'Old-fashioned' Carlisle keeps control of offense
Pacers are scoring fewer points since Artest left team, but those who like faster pace can't argue with results
By Mark Montieth
Ron Artest considered the Indiana Pacers' offense "boring" since Rick Carlisle became their coach two seasons ago.
WHAT HE WANTS: Pacers coach Rick Carlisle says he prefers an offense with more freedom but doesn't think this team is suited to play that style. Indiana is 5-2 since Ron Artest was placed on the inactive list. - MATT KRYGER / The Star
He probably likes it better now, even though he's not playing in it.
That's the irony for the Pacers' All-Star forward since being placed on the team's inactive list because of a wrist injury and subsequent trade request. Without him, the Pacers are playing more the way he had wanted to play.
They're 5-2 since Artest's exit heading into tonight's game at Dallas, with both losses coming on the road.
They aren't necessarily a better team, however. They're scoring 2.3 fewer points per game and their victories have either come against poor teams or good teams that shot poorly.
But they're having more fun and are more fun to watch. The offense has more movement, more passing and more freedom, which has led to greater cohesion.
"We're not running much stuff," Sarunas Jasikevicius said after last weekend's victory at New York. "We're being simple about what we do. I think it's the way to go and we're getting results."
Carlisle's offense has been a source of varying degrees of contention among the players since he became coach. He has favored a highly structured, matchup-based, half-court style, calling out plays from the sideline more often than not and slowing the pace to a walk.
Most of the players have accepted it because the results have generally been favorable. The Pacers won a franchise-record 61 games two seasons ago, when Artest and Jermaine O'Neal made the All-Star team, and were regarded as an overachieving team last season despite an onslaught of injuries and suspensions.
"Rick's kind of old-fashioned," Stephen Jackson said. "But it's hard to go away from what he's been doing because it's been working for him for so long.
"We've got guys who want to play a funner style, but at the same time, it's about winning. Sometimes we get frustrated with it, I won't lie. But at the end of the day, that's what's going to get us wins."
In calmer moments, Artest agrees. After losses, though, he sometimes was unable to contain his emotions.
His first outburst over Carlisle's offense came in a game at Minnesota on Dec. 20, 2004, in which the Pacers trailed by as many as 36 points on their way to a 22-point loss. During the first half, as the game spiraled out of reach, Artest vented his frustration by shouting at the coaching staff to get him the ball in the low post -- while the game was in progress.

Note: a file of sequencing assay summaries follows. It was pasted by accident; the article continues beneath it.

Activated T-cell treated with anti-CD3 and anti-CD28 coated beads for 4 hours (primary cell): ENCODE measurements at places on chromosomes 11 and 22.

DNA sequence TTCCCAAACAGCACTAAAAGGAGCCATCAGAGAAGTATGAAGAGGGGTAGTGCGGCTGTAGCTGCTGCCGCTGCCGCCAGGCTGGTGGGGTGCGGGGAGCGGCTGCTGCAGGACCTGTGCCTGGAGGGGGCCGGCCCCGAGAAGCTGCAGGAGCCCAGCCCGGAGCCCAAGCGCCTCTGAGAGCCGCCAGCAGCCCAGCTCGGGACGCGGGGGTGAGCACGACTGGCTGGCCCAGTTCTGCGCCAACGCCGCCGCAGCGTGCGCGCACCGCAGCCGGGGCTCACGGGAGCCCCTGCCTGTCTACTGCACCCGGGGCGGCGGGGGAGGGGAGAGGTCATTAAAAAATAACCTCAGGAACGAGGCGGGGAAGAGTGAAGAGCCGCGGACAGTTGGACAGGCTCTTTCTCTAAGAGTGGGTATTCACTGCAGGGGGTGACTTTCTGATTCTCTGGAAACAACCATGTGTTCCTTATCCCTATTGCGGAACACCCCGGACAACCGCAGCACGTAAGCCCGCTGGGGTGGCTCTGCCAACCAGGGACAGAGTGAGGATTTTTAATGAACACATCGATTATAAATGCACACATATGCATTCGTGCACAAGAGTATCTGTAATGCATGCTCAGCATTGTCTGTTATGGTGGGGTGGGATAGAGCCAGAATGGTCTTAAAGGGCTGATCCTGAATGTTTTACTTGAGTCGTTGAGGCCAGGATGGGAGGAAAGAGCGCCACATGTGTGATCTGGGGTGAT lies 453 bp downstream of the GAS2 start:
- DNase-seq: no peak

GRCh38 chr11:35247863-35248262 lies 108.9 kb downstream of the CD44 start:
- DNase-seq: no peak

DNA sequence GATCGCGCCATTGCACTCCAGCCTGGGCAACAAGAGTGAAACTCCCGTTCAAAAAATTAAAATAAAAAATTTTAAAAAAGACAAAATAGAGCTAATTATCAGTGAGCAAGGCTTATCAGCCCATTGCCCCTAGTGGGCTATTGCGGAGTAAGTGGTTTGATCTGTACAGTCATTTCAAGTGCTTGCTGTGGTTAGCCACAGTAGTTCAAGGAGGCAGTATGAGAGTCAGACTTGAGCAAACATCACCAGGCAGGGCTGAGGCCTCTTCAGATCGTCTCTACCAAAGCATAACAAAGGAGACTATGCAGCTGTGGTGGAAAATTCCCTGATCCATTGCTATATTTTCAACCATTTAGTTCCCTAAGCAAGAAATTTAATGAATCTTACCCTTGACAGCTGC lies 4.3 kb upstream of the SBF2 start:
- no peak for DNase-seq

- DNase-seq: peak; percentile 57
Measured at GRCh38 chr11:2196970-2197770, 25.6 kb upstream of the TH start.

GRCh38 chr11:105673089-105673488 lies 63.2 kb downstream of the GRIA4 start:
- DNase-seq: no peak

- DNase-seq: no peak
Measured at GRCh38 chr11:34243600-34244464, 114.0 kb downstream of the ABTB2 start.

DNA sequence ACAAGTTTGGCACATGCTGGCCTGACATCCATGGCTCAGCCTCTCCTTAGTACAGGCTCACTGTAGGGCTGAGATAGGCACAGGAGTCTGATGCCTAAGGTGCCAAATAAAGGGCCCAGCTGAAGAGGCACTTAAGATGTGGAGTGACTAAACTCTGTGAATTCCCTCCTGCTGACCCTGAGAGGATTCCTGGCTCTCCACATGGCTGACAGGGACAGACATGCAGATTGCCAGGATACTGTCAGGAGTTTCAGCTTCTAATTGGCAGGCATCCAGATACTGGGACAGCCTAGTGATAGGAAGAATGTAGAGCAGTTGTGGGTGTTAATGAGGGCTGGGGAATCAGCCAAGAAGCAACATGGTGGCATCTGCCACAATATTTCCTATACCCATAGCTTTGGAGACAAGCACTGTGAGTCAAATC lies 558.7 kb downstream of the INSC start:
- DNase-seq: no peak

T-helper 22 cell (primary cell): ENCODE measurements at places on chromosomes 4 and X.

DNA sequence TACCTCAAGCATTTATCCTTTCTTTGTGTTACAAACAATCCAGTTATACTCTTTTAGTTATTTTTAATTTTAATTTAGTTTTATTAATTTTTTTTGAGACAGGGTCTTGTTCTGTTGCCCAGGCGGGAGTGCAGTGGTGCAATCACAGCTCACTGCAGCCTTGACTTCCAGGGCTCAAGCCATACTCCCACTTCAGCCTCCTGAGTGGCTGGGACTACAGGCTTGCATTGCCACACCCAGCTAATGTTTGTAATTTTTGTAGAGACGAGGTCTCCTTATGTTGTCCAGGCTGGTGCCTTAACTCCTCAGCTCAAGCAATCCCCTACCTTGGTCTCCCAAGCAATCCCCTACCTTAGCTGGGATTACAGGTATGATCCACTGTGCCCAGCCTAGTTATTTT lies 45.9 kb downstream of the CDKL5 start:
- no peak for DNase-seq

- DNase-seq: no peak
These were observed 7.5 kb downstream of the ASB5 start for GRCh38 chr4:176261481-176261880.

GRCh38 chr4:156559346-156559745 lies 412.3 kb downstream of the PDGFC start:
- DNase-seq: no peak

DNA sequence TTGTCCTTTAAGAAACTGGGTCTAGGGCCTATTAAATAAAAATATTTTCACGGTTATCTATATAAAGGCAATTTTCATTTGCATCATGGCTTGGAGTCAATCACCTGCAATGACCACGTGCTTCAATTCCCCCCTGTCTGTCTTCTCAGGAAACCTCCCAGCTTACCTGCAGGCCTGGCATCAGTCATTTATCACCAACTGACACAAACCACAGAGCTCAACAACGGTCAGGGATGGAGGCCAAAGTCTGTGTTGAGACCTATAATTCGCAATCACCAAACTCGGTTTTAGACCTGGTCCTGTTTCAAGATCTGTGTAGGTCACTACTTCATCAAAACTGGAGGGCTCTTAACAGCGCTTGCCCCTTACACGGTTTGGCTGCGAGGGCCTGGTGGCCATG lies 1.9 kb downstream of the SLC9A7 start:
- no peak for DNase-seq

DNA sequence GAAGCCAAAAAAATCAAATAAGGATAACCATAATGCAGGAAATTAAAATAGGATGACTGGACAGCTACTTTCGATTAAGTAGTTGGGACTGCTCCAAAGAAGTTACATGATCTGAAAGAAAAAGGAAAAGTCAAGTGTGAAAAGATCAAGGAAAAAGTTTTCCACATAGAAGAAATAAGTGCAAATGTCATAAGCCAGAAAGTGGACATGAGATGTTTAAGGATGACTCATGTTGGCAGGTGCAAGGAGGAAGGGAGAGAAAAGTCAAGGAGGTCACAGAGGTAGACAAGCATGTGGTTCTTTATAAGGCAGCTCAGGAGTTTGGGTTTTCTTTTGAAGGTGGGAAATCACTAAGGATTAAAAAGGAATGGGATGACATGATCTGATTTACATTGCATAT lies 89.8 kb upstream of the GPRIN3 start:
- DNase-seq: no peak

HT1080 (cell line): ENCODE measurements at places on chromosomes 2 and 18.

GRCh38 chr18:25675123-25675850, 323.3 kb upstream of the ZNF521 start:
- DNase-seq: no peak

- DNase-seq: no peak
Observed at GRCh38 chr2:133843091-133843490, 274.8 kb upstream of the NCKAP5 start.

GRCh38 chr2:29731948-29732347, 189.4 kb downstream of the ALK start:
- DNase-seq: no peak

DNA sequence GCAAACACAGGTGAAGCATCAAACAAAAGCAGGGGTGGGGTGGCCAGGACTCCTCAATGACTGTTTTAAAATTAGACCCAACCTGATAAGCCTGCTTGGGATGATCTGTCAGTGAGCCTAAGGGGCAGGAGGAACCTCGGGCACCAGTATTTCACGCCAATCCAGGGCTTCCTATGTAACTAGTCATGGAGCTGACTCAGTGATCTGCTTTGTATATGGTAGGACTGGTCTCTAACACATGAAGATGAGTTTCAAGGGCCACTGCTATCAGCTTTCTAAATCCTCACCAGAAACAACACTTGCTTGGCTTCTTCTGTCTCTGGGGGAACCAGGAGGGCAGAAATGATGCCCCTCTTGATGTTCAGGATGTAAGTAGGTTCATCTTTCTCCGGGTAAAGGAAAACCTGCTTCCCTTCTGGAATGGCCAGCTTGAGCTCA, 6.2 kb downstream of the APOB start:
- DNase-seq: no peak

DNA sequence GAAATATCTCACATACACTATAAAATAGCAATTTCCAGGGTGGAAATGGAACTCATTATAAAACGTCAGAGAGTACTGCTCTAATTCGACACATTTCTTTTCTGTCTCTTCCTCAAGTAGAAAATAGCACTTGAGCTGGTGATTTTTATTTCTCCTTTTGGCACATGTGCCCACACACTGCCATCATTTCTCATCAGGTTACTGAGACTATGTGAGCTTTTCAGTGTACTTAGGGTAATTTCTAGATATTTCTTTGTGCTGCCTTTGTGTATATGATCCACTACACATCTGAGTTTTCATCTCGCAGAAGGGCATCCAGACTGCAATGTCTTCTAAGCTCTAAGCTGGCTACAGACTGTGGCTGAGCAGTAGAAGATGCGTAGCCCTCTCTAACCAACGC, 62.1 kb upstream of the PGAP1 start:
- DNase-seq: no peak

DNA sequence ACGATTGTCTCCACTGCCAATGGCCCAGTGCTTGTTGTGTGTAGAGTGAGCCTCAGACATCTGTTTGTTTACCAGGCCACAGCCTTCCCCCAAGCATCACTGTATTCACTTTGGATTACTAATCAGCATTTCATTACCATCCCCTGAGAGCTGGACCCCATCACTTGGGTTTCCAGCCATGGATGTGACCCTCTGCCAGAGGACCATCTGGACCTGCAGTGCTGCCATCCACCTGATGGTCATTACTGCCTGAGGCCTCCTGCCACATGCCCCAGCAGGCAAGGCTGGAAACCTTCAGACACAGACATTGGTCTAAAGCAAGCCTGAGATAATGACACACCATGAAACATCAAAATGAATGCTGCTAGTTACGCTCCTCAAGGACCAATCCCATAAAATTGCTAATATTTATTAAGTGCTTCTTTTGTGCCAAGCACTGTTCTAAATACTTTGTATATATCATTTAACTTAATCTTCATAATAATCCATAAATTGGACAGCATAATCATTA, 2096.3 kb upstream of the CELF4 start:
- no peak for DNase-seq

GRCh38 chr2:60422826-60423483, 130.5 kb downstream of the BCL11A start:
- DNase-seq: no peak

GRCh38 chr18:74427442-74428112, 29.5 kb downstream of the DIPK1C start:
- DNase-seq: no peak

Afterward, he applied the "boring" label to the offense, adding, "it's not real fun playing this style of basketball."
Artest repeated that opinion on occasion after losses, although at other times he'd acknowledge Carlisle's successful history and talk of the need to adjust to the system.
He did both after the Pacers' loss to Philadelphia in their home opener this season. Asked afterward if the loss had resulted from a lack of effort, Artest shifted the conversation.
"I just think it was the offense," he said. "We were just thinking too much, playing like robots. It was hard to play in coach's offense today.
"His offense was . . ."
Then he caught himself.
"We're still winning," he said. "I just have to get adjusted to it."
Artest made similar remarks after the Pacers' home loss to Dallas on Dec. 6 -- his most recent, and probably last, game as a Pacer. He was clearly frustrated afterward, barely managing to hold his tongue long enough to avoid controversy. Four days later, after sitting out two games with a bruised right wrist -- both Indiana victories -- he aired his trade request.
Along with a desire to escape the baggage of his controversies, he cited frustration with the offense as his motivation for wanting out.
Carlisle has defenses beyond his record. He says he prefers a more flowing, faster-paced offense with freedom for the players to react instinctively, and points out the Pacers played that way when he was in charge of the offense during Larry Bird's three seasons as coach.
He doesn't believe this team is as well-suited to play that style, especially if Artest is playing.
"One of the reasons we played slower with Ron was to get the ball in his hands," Carlisle said. "That's something I'm not sure he quite had a handle on."
Players to watch
Pacers -- Jeff Foster played only 10 minutes in his second start of the season at Cleveland on Friday. Coach Rick Carlisle decided to go with forward Austin Croshere for most of the second half for matchup purposes. It's unknown if Foster will start tonight, but he said one of the reasons he was put back in the starting lineup was to defend players like Dallas' Dirk Nowitzki and San Antonio's Tim Duncan, whom the Pacers face Tuesday. Foster is averaging 18.3 minutes since making his season debut Dec. 2.
Mavericks -- Jason Terry missed the first meeting with the Pacers on Dec. 6. Terry has taken over the role formerly occupied by Michael Finley, who is now with the Spurs, as the Mavericks' second scoring option. Terry scored 12 of his 19 points in the fourth quarter to help the Mavericks come from behind to beat Seattle on Friday. He is making nearly 48 percent of his 3-pointers in the past 13 games and has scored at least 20 points in 10 games this season.
The Pacers' three-game trip continues tonight in Dallas. The short-handed Mavericks beat the Pacers 84-75 earlier this month at Conseco Fieldhouse. The teams have split their past six meetings. Nowitzki is averaging 32 points and shooting 52 percent from the field in the past three games against the Pacers. Carlisle gave his team the weekend off for the holidays.